During stage II, a highly unbalanced jetlet (J2) formed just northwest of the WGR in response to the inertial-advective forcing accompanying the ageostrophic circulation associated with J1. The mass field adjusted to this ageostrophic wind field. An adiabatic cooling and warming dipole resulting from this thermally indirect secondary circulation was the cause for frontogenesis and a rightward shift in the midtropospheric pressure gradients. Since this secondary circulation associated with J2 occurred above a dramatic vertical variation in the thermal wind, the vertical transport of potentially colder air from below was larger ahead of and to the right of J1, thus shifting the new jetlet (J2) well away from J1 as the mass field adjusted to the new wind field.

Stage III was established when the new mass field, which developed in association with J2 during stage II, set up a dynamically unbalanced circulation oriented primarily across the stream, and directly over the WGR. This new leftward-directed ageostrophic cross-stream flow (A) formed between jetlet J2 and the original exit region of the polar jet streak J1.

Finally, a midlevel mesoscale jetlet (J3) is simulated to have developed in stage IV over the WGR in response to the integrated mass flux divergence associated with both the stage II and III adjustment processes. This lower-level return branch circulation to jetlet J2 was further enhanced by velocity divergence accompanying the localized cross-stream ageostrophic wind maximum (A), which develops during stage III. The entire multistage geostrophic adjustment process required about 12 h to complete over a region encompassing approximately 400 km × 400 km.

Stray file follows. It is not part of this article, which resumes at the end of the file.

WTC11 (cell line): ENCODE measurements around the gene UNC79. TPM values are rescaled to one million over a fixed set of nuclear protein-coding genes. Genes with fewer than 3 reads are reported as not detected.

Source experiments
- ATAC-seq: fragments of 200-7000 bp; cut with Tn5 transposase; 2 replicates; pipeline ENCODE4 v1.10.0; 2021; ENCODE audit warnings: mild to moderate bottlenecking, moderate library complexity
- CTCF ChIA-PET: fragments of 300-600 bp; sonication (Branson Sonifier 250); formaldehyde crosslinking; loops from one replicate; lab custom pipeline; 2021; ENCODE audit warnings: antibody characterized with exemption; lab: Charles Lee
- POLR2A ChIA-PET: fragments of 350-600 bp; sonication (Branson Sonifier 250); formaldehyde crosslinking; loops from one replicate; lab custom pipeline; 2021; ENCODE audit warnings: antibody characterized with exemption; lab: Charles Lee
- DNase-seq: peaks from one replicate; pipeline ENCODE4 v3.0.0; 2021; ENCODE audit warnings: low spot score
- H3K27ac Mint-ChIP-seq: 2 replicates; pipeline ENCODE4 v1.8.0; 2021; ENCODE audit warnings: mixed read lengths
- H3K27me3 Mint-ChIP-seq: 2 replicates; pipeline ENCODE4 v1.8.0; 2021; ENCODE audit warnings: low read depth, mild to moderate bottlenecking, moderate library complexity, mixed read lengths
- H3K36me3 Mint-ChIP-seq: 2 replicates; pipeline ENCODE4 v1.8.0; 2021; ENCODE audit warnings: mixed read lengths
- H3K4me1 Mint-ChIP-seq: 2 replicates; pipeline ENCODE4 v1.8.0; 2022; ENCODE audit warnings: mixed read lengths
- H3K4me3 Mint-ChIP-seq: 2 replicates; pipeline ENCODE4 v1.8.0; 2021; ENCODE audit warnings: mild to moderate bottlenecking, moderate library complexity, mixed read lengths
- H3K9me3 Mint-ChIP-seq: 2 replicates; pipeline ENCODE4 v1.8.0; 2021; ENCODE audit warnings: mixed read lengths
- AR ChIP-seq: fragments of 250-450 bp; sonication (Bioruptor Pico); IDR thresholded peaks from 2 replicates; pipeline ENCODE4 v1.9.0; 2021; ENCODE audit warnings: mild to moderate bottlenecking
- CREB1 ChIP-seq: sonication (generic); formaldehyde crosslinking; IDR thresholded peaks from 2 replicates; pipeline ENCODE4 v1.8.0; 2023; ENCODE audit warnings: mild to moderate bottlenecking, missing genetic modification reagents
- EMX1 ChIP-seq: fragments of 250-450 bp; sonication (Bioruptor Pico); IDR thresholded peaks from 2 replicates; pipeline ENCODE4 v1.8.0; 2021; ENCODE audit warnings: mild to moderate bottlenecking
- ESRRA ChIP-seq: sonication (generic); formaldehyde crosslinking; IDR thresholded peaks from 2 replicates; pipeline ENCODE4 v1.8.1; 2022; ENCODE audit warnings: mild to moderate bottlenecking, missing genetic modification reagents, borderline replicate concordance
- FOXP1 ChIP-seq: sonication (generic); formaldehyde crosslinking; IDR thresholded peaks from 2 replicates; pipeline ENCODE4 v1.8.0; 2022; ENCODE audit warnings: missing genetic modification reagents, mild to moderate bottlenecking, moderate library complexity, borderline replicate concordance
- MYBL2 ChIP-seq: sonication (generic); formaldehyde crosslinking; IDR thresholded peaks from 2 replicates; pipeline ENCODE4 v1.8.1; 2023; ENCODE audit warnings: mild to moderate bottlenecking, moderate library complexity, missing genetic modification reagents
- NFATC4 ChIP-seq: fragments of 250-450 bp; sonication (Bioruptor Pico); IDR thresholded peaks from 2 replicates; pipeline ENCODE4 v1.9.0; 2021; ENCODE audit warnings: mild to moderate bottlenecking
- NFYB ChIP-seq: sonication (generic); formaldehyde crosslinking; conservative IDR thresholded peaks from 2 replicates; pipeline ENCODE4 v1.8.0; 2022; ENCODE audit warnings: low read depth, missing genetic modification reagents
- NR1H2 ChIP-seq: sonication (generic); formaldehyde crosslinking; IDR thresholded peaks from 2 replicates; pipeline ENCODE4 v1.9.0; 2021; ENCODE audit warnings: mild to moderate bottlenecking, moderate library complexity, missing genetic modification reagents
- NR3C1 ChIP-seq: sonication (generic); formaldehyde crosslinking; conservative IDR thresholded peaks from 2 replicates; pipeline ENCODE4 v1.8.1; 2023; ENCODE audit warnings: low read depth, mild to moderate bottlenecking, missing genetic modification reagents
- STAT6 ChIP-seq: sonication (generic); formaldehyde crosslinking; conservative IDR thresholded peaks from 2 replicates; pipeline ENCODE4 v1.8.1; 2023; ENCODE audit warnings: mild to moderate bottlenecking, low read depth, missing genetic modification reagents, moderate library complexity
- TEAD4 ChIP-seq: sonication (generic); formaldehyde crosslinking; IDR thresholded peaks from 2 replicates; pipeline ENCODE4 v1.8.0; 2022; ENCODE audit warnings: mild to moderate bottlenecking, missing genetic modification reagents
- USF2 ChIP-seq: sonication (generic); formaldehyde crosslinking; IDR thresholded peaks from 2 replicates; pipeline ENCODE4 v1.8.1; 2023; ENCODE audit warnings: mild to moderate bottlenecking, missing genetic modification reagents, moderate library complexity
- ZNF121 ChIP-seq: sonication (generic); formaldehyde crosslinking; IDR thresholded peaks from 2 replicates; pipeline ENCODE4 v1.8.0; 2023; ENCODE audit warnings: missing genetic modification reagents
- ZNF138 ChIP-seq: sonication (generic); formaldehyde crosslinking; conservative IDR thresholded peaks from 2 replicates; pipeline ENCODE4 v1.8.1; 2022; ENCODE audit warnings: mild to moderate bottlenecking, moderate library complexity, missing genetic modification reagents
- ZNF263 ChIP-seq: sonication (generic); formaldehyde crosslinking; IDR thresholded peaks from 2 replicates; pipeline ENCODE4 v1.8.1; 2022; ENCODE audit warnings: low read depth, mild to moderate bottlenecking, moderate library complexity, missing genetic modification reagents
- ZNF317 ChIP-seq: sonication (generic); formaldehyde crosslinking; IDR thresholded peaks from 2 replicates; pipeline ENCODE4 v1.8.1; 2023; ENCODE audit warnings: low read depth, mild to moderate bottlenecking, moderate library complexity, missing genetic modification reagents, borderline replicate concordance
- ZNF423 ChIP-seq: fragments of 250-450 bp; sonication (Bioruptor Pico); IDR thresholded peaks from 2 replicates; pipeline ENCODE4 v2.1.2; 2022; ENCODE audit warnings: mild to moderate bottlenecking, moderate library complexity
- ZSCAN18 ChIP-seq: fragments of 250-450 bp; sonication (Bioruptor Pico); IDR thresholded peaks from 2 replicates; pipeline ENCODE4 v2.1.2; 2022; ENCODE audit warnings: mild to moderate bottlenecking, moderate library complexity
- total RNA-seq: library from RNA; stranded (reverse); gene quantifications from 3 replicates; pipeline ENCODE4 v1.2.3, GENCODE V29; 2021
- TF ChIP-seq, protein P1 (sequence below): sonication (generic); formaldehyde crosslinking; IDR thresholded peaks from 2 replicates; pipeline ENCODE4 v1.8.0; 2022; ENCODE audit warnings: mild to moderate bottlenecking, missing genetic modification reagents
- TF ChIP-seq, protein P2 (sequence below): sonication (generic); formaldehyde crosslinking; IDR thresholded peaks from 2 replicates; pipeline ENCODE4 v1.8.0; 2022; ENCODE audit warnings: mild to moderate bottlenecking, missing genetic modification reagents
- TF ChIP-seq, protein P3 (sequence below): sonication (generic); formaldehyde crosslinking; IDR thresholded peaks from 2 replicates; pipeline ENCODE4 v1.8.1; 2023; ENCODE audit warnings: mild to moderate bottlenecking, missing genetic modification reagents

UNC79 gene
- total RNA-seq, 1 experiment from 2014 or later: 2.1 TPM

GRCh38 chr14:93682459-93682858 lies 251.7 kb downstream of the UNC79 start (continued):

Corresponding author address: Prof. Yuh-Lang Lin, Department of Marine, Earth and Atmospheric Sciences, Campus Box 8208, North Carolina State University, Raleigh, NC 27695-8208.

Email: yl__lin@ncsu.edu

Abstract

Mesoscale model simulations are performed in order to provide insight into the complex role of jet streak adjustments in establishing an environment favorable to the generation of gravity waves on 11–12 July 1981. This wave event was observed in unprecedented detail downstream of the Rocky Mountains in Montana during the Cooperative Convective Precipitation Experiment. The high-resolution model simulations employ a variety of terrain treatments in the absence of the complicating effects of precipitation physics in order to examine the complex interactions between orography and adiabatic geostrophic adjustment processes.